The Father of the young daughter is portrayed as the stubborn racist father. He opens the movie by him singing a sad song about loss and pain he feels “I have nothing – ANYMORE”. When he finds out his daughter had disappeared he calls the police and friends to help him find her. But too blind and proud to realize how important the “black tracker” can be, he rejects his help and forbids him to ever step on his land ever again. This racist act disallowing the “tracker” to help causes him to go himself to randomly scout the landscape for his daughter. He realizes how hopeless this is once a few days had past, this is shown by his distressed and shattered face, also by his release of raw emotion upon the mountain/cliff.
Day after day he comes back with nothing but guilt, he begins to show regret in his eyes. He then attempts to drown himself in alcohol, trying to forget bout what has happened but only for a while, realizing it is only making it worse he gives up.
When he sees his wife leave and come back with the tracker and the lost child he is absolutely shattered, his face shows pain, distress and unbearable guilt. He realizes his stubbornness had killed his own daughter. The next day in the movie it repeats the opening scene with the father singing the sad song. The audience then realise it has been a recount, singing about how it his fault and the pain and guilt he feels. He walks outside not even saying a word to his wife, he kills himself.
The Mother of the young girl is conveyed to have suffered the most through her inner journey as well as physical, pushing herself to do whatever she can, she shows this pain through out the movie by crying and resorting to whatever she has to do to get her daughter back. This Suffering is emphasized ed by the magical calm scene in the beginning, were her and the daughter are laying down singing about how beautiful and magical the moon is; this gives us the strong feeling of a typical fairytale mother daughter relationship.
This Loss of the girl causes her to become very quiet and depressed. Hey emotional journey also continues in her sleep by nightmares showing that the only person that can find her is the “black tracker”. The dreams she has and the pain she goes through makes her resort to getting the “black tracker” to help her, even betraying her husband.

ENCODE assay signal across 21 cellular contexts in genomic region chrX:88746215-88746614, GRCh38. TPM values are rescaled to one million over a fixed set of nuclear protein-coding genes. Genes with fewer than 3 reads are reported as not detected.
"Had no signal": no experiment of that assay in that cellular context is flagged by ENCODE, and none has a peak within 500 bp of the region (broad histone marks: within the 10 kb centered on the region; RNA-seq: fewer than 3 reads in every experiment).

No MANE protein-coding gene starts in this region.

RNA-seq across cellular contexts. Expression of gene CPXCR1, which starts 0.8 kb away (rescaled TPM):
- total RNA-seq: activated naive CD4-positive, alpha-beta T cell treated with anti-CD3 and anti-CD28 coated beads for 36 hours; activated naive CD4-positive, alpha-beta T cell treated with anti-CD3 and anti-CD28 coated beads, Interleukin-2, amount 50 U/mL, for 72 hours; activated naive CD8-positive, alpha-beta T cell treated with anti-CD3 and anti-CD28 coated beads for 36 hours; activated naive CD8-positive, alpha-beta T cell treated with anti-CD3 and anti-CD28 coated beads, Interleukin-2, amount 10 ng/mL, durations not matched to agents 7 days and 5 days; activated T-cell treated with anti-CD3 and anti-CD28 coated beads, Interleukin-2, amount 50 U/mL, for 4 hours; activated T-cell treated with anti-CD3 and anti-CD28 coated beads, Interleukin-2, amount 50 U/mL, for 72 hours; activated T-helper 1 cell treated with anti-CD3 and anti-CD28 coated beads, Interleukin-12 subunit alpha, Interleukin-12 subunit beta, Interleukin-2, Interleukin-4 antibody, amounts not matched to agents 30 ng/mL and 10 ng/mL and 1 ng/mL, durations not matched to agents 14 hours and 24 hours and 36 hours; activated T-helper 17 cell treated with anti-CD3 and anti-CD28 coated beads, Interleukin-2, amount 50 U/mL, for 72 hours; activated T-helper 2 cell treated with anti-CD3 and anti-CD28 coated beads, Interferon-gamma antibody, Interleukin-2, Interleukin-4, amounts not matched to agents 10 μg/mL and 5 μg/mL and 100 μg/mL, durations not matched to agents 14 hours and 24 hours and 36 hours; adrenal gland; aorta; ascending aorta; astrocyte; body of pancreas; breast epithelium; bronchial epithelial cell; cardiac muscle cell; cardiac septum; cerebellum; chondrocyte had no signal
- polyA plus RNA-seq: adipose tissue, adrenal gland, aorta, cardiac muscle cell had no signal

At this point the mother’s love for the husband fades and hatred of his stubbornness towards getting help from the “black tracker”. When the daughter is found the mother’s “inner journey” is at its climax, with the shock, pain, stress and disbelief causing her to almost scream in pain.
This realization of how fast the “tracker” found her makes her not feel anything for the stubborn father and so allows him to tragically kill himself at the end.
The Aboriginal “Black Tracker” is shown to be less affected but truly experiences the most agonizing inner journey. He begins with appearing at the families land then almost instantly kicked back off by the racist father, forbidding him to ever appear on his land again. This act greatly affects the “tracker”, he feels he is unneeded and so quits being a policeman. This exclusion of his help tears him up inside, knowing he can find the young girl but forbidden to help he experiences many thoughts and consequences.
The conflict between him and the father is showing by the tension in the music and song duets they have. Always showing opposite points, the audience is shown the Aboriginal is trustworthy, singing “land is ME” while father sings “land is MINE”. Showing the Aboriginal is in touch with “the land”.
His urge to help is shown by him always wandering around the families house, tracking which direction the girl might have gone.
The Aboriginal breaks the tension between him and the wife while caught searching the little girls room and giving the wife the girl’s doll symbolizing he feels her pain and he wants to help.
Later he is approached by the wife who finally brings up the courage to betray her husband. He leads her through the country following the girl’s exact tracks. He finds the young girls dead body, on the edge of a cliff. He comforts the wife while she mourns, showing how gentle the Aboriginal is.
His journey ends when he comforts the wife once again at the girl’s funeral/burial.